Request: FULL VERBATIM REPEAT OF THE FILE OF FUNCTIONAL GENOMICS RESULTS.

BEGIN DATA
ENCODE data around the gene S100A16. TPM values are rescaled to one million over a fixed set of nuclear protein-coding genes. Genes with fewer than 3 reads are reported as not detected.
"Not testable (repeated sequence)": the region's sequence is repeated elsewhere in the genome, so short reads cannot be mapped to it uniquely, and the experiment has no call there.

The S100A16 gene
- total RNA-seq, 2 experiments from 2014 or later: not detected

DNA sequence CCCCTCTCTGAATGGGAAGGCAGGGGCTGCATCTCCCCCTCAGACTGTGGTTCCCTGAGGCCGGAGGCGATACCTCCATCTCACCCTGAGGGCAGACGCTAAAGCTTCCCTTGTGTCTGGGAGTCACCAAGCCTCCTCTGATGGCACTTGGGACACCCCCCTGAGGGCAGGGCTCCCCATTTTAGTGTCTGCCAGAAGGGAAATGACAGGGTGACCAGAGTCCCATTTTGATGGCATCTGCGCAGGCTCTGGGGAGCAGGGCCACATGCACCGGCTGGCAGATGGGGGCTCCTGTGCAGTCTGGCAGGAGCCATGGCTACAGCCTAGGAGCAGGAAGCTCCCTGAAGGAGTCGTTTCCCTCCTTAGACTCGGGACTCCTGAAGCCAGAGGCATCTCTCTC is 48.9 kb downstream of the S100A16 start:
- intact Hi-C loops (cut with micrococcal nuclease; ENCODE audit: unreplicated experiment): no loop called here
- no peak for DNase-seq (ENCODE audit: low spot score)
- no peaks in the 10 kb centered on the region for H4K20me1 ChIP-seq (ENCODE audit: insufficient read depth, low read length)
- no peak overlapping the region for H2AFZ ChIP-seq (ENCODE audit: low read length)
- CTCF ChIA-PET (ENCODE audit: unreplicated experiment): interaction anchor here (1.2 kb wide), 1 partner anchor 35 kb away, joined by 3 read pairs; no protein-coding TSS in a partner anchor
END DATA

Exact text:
ENCODE data around the gene S100A16. TPM values are rescaled to one million over a fixed set of nuclear protein-coding genes. Genes with fewer than 3 reads are reported as not detected.
"Not testable (repeated sequence)": the region's sequence is repeated elsewhere in the genome, so short reads cannot be mapped to it uniquely, and the experiment has no call there.

The S100A16 gene
- total RNA-seq, 2 experiments from 2014 or later: not detected

DNA sequence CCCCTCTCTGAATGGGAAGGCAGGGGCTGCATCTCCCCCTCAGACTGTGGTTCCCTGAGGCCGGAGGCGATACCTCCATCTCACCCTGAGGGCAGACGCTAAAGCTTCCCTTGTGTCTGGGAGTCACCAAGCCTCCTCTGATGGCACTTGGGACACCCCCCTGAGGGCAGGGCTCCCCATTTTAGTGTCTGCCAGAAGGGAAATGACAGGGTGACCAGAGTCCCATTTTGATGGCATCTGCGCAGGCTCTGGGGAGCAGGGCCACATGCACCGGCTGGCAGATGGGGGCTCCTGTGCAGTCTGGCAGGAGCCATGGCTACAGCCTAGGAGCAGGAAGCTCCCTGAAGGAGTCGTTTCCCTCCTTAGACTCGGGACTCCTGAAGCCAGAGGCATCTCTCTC is 48.9 kb downstream of the S100A16 start:
- intact Hi-C loops (cut with micrococcal nuclease; ENCODE audit: unreplicated experiment): no loop called here
- no peak for DNase-seq (ENCODE audit: low spot score)
- no peaks in the 10 kb centered on the region for H4K20me1 ChIP-seq (ENCODE audit: insufficient read depth, low read length)
- no peak overlapping the region for H2AFZ ChIP-seq (ENCODE audit: low read length)
- CTCF ChIA-PET (ENCODE audit: unreplicated experiment): interaction anchor here (1.2 kb wide), 1 partner anchor 35 kb away, joined by 3 read pairs; no protein-coding TSS in a partner anchor